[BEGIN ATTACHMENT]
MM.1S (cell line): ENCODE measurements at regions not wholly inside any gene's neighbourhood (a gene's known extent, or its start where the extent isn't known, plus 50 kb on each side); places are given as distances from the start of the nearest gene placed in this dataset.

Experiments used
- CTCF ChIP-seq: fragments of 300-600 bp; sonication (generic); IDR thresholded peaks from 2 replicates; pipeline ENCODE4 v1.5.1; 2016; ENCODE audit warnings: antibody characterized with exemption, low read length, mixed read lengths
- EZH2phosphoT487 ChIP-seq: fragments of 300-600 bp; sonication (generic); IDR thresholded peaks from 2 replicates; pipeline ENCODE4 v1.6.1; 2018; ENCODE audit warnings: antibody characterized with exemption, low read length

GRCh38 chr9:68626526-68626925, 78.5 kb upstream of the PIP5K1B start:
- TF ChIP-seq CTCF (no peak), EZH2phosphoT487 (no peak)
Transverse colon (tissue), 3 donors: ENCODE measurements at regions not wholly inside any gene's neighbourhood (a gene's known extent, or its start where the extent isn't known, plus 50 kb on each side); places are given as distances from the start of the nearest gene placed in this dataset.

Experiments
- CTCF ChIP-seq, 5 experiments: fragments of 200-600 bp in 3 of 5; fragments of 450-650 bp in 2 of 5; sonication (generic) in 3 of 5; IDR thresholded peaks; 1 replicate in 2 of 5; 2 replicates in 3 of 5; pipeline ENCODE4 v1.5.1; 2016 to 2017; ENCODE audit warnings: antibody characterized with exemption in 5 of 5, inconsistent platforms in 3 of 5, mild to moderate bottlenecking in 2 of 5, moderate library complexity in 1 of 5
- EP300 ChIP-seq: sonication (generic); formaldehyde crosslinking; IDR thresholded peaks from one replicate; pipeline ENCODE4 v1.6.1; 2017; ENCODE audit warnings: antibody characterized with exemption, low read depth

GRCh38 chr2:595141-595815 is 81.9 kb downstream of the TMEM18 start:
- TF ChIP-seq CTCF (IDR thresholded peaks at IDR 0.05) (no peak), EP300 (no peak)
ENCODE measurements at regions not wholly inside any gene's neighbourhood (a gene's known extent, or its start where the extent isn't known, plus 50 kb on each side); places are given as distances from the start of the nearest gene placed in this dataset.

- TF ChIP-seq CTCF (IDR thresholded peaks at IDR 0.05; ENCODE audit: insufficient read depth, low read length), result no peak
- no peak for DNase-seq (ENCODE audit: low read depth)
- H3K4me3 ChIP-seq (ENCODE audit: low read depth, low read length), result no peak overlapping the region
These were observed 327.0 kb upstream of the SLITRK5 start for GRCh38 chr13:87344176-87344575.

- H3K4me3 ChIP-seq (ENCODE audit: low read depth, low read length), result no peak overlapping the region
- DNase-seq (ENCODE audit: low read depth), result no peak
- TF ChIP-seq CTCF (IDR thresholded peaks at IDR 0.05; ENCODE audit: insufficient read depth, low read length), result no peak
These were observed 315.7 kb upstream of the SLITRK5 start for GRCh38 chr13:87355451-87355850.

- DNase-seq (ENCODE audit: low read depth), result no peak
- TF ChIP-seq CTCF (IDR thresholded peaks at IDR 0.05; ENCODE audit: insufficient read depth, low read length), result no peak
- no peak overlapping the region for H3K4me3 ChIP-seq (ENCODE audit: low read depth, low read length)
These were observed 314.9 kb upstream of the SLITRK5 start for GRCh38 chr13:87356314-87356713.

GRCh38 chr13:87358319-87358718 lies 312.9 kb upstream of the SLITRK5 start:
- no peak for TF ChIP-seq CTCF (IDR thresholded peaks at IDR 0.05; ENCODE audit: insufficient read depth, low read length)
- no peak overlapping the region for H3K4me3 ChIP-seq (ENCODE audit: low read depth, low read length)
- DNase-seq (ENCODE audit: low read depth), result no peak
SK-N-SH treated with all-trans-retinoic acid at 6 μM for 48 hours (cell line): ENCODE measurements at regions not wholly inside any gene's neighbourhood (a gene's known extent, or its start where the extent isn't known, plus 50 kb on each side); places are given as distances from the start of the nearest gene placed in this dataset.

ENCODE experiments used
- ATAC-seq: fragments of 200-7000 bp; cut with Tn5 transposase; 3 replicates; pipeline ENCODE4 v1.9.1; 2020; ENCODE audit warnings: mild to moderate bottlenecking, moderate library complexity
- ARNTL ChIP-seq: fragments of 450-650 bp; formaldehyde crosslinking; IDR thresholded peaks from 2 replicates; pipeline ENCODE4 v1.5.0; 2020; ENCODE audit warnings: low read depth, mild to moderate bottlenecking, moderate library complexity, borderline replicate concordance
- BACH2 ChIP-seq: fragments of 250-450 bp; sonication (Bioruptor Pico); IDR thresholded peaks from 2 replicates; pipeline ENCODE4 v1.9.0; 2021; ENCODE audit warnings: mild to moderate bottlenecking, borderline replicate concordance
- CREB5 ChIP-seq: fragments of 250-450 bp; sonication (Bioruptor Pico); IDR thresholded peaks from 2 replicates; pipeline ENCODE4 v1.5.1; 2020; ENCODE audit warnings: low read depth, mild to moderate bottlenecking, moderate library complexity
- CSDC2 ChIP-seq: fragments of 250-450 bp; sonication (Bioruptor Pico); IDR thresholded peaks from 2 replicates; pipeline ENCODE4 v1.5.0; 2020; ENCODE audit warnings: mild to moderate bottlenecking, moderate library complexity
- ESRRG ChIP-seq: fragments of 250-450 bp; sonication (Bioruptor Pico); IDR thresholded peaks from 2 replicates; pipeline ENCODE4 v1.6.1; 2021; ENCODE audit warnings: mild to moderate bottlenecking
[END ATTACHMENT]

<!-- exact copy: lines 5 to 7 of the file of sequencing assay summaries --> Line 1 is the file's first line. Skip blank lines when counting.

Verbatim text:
GRCh38 chr9:68626526-68626925, 78.5 kb upstream of the PIP5K1B start:
- TF ChIP-seq CTCF (no peak), EZH2phosphoT487 (no peak)
Transverse colon (tissue), 3 donors: ENCODE measurements at regions not wholly inside any gene's neighbourhood (a gene's known extent, or its start where the extent isn't known, plus 50 kb on each side); places are given as distances from the start of the nearest gene placed in this dataset.